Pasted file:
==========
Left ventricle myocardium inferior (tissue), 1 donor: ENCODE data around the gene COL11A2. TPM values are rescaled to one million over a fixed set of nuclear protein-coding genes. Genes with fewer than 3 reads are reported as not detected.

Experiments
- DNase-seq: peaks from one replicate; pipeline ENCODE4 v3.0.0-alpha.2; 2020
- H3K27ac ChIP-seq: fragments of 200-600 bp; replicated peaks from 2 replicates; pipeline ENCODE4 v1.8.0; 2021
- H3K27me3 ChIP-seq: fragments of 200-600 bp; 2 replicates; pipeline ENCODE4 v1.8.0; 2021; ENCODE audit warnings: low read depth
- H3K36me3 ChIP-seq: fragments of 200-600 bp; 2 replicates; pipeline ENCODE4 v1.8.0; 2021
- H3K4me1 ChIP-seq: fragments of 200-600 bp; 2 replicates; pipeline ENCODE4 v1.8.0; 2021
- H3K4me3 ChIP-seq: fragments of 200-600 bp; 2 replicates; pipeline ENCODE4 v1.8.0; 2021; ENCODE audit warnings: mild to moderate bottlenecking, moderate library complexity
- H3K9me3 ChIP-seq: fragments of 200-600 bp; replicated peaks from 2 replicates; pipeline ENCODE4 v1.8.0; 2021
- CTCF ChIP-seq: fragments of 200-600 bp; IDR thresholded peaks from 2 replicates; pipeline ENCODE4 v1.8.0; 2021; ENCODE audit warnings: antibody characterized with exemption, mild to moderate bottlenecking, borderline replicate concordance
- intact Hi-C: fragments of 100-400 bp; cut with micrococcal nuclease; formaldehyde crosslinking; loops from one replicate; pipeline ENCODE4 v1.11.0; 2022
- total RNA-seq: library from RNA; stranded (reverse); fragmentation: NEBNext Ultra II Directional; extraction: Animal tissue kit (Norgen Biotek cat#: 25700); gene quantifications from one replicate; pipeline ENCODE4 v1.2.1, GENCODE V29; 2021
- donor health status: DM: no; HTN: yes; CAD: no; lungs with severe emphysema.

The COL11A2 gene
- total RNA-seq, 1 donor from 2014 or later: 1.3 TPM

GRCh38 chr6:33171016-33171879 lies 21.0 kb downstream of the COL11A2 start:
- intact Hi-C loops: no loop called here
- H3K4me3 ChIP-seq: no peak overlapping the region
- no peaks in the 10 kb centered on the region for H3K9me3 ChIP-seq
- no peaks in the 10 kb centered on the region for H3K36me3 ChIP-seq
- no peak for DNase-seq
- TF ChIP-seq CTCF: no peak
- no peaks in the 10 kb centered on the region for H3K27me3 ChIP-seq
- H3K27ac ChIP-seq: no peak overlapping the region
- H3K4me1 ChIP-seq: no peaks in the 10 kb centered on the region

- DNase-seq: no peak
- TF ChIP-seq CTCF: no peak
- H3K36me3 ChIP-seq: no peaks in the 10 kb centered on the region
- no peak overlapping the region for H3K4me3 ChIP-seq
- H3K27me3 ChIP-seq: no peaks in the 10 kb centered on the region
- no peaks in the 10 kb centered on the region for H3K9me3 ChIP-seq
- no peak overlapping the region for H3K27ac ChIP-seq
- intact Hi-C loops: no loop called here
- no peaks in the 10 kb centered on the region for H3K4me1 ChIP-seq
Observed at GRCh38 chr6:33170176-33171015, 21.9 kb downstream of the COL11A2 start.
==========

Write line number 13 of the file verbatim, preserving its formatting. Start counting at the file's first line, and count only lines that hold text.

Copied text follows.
- donor health status: DM: no; HTN: yes; CAD: no; lungs with severe emphysema.